Above: Officially declaring the newly named William McLean Walkway open, with, left to right, Gary Brewer, York VP finance & administration; André Galipeault and Marilyn Abram, York Board of Governors members; Paul McLean, June McLean and Martha McLean, William McLean’s son, widow and daughter-in-law; Nalini Stewart, York Board of Governors member; James McLean, William McLean’s grandson; and Lorna R. Marsden, York president and vice-chancellor
Two modest men, who loom large in the minds of people who remember when buildings first began to rise on the field that is now bustling York University, are at last getting the honours they deserve for their dedication to the University.
Left: William Small
Right: William McLean, in a photo taken by renowned photographer Yousef Karsh
Until now unsung champions of York, William Small, founding comptroller and first secretary to the University’s Board of Governors, and William McLean, one of the University’s earliest board members, never sought recognition for their numerous contributions to York. Nevertheless, York has recognized them – in an outdoor ceremony attended by over 100 people, including family members of the honourees.
“Now we have the chance to recognize them in perpetuity, to recognize their vision, their attention to detail and their generous spirits,” said York President and Vice-Chancellor Lorna R. Marsden speaking to guests seated on the walkway near the Chemistry Building on Monday, Aug. 11.
Right: President Lorna R. Marsden
Indicating a path lined with mature trees and newly planted shrubs, between the newly named William Small Centre (formerly Parking Structure II) and the Chemistry Building on one side and Bethune and Stong Colleges on the other, Marsden said, “There is the walkway, now named the William McLean Walkway, which joins the north part of the Keele campus with the south, and serves the University well.
“And there is the William Small Centre, where you’ll find Security Services, Parking and Transportation Services, Computing and Network Services, and even an [astronomical] observation platform on the rooftop.
“The walkway and the centre have enhanced the entire York community.”
Left: Some of the people in attendance at the naming ceremony
Humour evident in her voice, Marsden said Small and McLean would have appreciated why there would be no unveiling of the new William Small Centre and William McLean Walkway signs during the ceremony on Aug. 11.
“The signs are high,” said Marsden, motioning to one alongside the William Small Centre, “so that they can’t be vandalized easily. But that means we can’t reach them, either!”, she added, to laughter. Later, family members unveiled a symbolic plaque in tribute to Small.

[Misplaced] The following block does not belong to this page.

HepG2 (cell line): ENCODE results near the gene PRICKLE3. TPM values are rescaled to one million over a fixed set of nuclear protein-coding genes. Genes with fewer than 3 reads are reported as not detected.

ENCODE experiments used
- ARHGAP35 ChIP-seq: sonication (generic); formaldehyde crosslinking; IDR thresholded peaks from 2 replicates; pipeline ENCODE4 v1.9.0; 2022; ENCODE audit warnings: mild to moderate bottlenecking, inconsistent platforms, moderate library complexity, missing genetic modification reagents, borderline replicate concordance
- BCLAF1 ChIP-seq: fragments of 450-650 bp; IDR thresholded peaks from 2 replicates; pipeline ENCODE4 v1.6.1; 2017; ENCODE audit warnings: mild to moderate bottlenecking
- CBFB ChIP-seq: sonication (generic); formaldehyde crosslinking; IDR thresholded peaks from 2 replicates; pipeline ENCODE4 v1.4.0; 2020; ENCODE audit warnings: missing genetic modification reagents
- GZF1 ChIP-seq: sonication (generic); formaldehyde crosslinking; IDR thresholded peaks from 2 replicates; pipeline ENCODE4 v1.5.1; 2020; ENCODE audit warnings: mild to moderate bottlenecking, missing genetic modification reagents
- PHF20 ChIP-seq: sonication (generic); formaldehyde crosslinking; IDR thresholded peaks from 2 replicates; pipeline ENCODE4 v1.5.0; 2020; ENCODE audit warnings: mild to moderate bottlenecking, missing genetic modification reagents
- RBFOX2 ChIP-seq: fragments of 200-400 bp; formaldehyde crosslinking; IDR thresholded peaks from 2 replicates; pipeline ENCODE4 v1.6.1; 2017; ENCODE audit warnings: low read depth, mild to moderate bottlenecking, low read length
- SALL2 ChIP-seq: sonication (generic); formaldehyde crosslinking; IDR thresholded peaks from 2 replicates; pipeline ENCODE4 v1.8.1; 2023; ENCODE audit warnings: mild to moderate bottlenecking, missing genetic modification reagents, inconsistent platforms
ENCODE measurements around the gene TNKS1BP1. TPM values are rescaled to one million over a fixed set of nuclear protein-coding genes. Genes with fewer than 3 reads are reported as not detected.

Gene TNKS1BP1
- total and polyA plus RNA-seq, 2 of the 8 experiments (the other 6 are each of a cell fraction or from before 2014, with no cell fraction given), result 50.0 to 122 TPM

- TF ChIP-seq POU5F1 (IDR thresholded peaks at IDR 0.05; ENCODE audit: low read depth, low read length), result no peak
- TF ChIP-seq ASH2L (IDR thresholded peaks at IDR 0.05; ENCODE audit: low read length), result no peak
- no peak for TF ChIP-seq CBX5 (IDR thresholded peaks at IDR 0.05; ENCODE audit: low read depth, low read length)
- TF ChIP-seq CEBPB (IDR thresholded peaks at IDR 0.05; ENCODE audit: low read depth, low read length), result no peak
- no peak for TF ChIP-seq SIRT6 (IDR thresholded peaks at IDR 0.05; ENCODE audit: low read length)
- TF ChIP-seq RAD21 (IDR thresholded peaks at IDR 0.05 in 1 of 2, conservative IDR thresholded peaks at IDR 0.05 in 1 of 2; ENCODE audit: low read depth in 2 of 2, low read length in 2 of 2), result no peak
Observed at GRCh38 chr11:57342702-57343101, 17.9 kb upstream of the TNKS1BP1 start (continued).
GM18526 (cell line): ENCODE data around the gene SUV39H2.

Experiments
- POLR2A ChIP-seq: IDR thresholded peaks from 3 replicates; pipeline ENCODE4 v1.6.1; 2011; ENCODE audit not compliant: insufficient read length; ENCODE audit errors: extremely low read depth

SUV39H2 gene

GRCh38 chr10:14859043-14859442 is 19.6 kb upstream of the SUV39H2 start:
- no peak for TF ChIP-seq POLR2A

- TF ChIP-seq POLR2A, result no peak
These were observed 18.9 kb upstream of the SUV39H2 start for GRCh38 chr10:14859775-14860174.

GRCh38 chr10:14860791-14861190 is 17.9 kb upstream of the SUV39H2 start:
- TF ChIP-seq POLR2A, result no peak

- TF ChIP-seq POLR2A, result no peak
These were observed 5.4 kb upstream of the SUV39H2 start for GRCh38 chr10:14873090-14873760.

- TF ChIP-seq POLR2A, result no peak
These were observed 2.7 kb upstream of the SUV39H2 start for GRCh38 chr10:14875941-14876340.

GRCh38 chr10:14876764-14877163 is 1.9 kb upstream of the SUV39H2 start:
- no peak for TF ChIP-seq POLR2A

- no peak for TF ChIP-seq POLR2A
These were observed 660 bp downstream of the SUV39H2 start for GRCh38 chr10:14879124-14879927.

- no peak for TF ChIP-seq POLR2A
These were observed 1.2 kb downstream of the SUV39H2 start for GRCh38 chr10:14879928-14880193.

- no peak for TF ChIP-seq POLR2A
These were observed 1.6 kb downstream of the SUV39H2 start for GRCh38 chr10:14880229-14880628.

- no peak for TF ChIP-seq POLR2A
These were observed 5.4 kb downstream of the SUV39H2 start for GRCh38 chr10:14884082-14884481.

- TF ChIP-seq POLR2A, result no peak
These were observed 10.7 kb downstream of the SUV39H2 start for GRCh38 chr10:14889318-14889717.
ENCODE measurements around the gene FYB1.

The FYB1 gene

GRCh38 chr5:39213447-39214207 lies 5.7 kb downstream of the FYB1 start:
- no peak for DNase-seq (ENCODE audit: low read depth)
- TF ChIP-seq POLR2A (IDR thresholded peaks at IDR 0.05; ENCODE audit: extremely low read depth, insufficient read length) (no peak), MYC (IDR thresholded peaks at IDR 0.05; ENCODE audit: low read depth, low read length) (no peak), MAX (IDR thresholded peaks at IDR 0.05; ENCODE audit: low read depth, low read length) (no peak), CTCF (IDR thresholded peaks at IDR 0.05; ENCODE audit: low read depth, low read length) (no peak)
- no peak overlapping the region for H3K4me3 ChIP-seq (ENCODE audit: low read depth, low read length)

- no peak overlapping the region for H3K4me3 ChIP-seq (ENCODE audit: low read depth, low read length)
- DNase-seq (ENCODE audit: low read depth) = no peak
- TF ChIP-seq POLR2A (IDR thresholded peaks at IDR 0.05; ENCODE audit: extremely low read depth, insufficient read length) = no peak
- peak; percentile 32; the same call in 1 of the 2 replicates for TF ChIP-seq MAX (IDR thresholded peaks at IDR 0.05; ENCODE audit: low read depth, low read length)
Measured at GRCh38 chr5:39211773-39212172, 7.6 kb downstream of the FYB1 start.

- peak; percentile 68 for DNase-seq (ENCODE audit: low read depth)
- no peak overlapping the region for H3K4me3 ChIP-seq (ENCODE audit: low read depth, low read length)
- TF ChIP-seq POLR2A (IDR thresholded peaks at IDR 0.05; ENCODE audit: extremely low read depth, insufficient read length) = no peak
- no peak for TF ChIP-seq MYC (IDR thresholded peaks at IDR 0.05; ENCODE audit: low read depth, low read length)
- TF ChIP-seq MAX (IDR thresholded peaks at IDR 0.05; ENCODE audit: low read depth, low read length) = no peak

Marsden described Small as the “underpinning” of York, a person who attended to details in a “quiet and remarkable style.” Inducted as a member of York’s Founders society during the 40th anniversary celebrations, he served as secretary to the University Board of Governors from 1959 to 1966, was secretary to the first meeting of the York Senate and was the first vice-president administration, retiring under the title of VP university services in 1983.
“Recently, we celebrated the 500th meeting of senate,” said Marsden. ‘Today, senate meetings last about two hours and are attended by about 200 people. When William Small was secretary at the first meeting, it lasted 15 minutes, was attended by five people – and during that meeting those people created the Faculties at the University.
“They were a very effective team,” Marsden said to more laughter from the audience, adding, “and Bill himself was a team player.”
Right: Shirley Endicott Small at the podium, with William Small’s daughters behind, from left, Lorraine and Barbara. Daughter Kathy is out of view, standing behind Endicott Small.
Shirley Endicott Small, widow of William, who died in February 2003, was delighted to know that a building was named in honour of her husband. “He might be surprised at this, but he would be truly pleased. He loved York, and he always liked to give academic staff under his supervision their due by way of credit and recognition. Surely this building advances that dream.”
For several years, Small taught a course at Founders College on Chinese culture. His interest in China stemmed from his early education in that country, when his parents were there as missionaries and his father became involved in the construction of the West China University of Medical Sciences. Later, Small himself worked as a missionary in China and was present during the revolution of 1949.
Marsden then turned the talk to McLean’s dedication to the Board of Governors, of which he was a member from 1961 to 1974, and to the significant contributions he made to several committees in the areas of finance, planning and corporate governance. Fittingly, he even sat on the Committee on Names in 1966, thus joining colleagues in recommending names of the growing number of campus structures on the Keele campus.
Before he came to York, McLean served abroad with the Royal Canadian Air Force from 1942 to 1946. When he returned to Canada, he advanced quickly to become a prominent leader in the business community, first as president of Canada Packers in 1954, and later, as a director of the Canadian Imperial Bank of Commerce in the 1960s. He also served on the board of the Toronto Western Hospital.
Marsden said that, as one of York’s earliest board members, McLean was also “one of York’s earliest champions. His practical advice, ideas and steady guidance set this University on the road to success.”
McLean died in 2001, but several members of his family were in attendance at the ceremony. Flanked by their son, daughter-in-law and grandson, his widow, June, proudly cut the red ribbon officially opening the interlocking-brick walkway.
Below: The William Small Centre